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Muriel Barbery is a French novelist and professor of philosophy. Barbery entered the École Normale Supérieure de Fontenay-Saint-Cloud in 1990 and obtained her agrégation in philosophy in 1993. She then taught philosophy at the Université de Bourgogne, in a lycée, and at the Saint-Lô IUFM.
We are in an elegant hôtel particulier in the center of Paris. Renée, the building’s concierge, is short, ugly, and plump. She has bunions on her feet. She is cantankerous and addicted to television soaps. Her only genuine attachment is to her cat, Leo. In short, she is everything society expects from a concierge at a bourgeois building in a posh Parisian neighborhood. But Renée has a secret: she is a ferocious autodidact who furtively devours art, philosophy, music, and Japanese culture. With biting humor she scrutinizes the lives of the building’s tenants—her inferiors in every way except that of material wealth.
Then there’s Paloma, a super-smart twelve-year-old and the youngest daughter of the Josses, who live on the fifth floor. Talented, precocious, and startingly lucid, she has come to terms with life’s seeming futility and has decided to end her own on the day of her thirteenth birthday. Until then she will continue hiding her extraordinary intelligence behind a mask of mediocrity, acting the part of an average pre-teen high on pop subculture, a good but not an outstanding student, an obedient if obstinate daughter.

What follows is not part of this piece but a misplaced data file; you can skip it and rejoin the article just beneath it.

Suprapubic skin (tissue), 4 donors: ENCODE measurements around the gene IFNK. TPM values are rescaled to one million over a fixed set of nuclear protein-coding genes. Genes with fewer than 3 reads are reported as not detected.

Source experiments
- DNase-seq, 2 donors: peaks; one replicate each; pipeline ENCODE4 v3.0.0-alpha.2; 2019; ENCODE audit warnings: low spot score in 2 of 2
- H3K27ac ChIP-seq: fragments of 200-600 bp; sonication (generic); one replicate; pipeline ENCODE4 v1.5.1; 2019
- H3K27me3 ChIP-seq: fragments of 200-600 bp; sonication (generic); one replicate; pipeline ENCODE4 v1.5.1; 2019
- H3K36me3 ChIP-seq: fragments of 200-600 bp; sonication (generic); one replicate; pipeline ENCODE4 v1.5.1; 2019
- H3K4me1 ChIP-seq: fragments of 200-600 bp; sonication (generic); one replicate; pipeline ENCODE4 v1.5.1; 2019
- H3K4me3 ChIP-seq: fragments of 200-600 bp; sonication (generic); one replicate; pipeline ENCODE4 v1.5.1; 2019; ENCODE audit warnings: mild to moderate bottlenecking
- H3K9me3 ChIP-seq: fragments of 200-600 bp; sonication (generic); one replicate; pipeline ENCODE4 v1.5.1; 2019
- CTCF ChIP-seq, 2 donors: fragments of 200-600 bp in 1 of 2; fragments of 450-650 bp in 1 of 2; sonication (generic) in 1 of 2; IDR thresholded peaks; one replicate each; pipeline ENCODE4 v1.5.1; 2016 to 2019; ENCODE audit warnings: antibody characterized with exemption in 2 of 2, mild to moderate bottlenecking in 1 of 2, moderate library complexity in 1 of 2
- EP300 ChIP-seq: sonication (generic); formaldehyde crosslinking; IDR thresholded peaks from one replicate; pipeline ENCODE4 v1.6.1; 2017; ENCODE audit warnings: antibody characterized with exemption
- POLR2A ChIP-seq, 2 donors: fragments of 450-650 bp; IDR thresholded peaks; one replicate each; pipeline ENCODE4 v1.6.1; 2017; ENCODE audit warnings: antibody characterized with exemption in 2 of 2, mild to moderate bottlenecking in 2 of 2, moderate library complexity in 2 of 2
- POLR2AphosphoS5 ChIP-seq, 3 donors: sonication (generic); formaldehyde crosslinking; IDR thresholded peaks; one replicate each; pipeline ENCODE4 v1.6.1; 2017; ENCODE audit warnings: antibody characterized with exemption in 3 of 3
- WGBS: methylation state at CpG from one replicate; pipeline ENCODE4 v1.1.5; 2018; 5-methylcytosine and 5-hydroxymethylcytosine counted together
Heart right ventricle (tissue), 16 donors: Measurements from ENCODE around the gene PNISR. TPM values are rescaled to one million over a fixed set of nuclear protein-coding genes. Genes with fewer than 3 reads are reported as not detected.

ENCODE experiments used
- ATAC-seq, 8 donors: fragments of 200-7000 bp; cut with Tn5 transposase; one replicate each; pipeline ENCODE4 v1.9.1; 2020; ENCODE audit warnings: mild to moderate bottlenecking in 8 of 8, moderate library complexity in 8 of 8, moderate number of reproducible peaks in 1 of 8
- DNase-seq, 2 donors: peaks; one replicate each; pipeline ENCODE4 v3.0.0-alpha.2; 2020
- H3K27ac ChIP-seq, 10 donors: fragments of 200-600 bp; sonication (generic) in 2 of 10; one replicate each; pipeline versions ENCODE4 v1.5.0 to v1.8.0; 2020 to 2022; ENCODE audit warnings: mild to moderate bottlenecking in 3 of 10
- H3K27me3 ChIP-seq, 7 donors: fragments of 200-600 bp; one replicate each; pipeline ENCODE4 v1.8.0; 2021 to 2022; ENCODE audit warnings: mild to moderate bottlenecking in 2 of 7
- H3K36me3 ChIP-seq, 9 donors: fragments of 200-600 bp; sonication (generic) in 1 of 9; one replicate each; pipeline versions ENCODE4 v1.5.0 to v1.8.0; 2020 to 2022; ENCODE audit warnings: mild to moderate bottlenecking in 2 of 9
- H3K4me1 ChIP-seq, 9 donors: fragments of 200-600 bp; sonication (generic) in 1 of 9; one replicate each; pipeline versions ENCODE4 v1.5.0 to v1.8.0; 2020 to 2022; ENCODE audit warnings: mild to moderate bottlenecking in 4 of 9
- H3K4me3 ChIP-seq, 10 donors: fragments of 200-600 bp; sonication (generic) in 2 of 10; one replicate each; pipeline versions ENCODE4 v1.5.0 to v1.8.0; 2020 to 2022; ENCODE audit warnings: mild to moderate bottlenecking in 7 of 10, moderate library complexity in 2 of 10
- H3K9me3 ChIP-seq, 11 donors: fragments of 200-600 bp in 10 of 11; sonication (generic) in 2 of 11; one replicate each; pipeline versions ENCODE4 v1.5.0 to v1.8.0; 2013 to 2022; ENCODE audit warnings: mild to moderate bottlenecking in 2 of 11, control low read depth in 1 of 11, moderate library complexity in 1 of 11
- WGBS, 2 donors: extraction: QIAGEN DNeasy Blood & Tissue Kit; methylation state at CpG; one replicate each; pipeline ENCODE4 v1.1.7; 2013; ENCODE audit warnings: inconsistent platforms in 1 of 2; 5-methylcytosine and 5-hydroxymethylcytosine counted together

Paloma and Renée hide both their true talents and their finest qualities from a world they suspect cannot or will not appreciate them. They discover their kindred souls when a wealthy Japanese man named Ozu arrives in the building. Only he is able to gain Paloma’s trust and to see through Renée’s timeworn disguise to the secret that haunts her. This is a moving, funny, triumphant novel that exalts the quiet victories of the inconspicuous among us.
Heather Paulson: In a bourgeois apartment building in Paris, we encounter Renée, an intelligent, philosophical, and cultured concierge who masks herself as the stereotypical uneducated “super” to avoid suspicion from the building’s pretentious inhabitants. Also living in the building is Paloma, the adolescent daughter of a parliamentarian, who has decided to commit suicide on her thirteenth birthday because she cannot bear to live among the rich. Although they are passing strangers, it is through Renée’s observations and Paloma’s journal entries that The Elegance of the Hedgehog reveals the absurd lives of the wealthy. That is until a Japanese businessman moves into the building and brings the two characters together. A critical success in France, the novel may strike a different chord with some readers in the U.S. The plot thins at moments and is supplanted with philosophical discourse on culture, the ruling class, and the injustices done to the poor, leaving the reader enlightened on Kant but disappointed with the story at hand.
Elizabeth (Alaska): I must admit this wasn’t a 5-star read until the last 50 pages, which may actually make this a 6-star read. This book is beautiful for its underlying truth: we are all worthy of love, love that will surely be given, if we will but believe we are worthy.
My friend Rose, repeated the quote that referenced Renee Michel as being prickly like a hedgehog, but so elegant on the inside. For me, the section that spoke volumes was the Profound Thought by Paloma in defense of grammar:
Personally I think that grammar is a way to attain beauty. When you speak, or read, or write, you can tell if you’ve said or read or written a fine sentence. You can recognize a well-turned phrase or an elegant style. But when you are applying the rules of grammar skillfully, you ascend to another level of the beauty of language. When you use grammar you peel back the layers, to see how it is all put together, see it quite naked, in a way.
She continues, but enough here. Thank you Paloma, you reminded me of my mother. I can see her nodding her head in such agreement.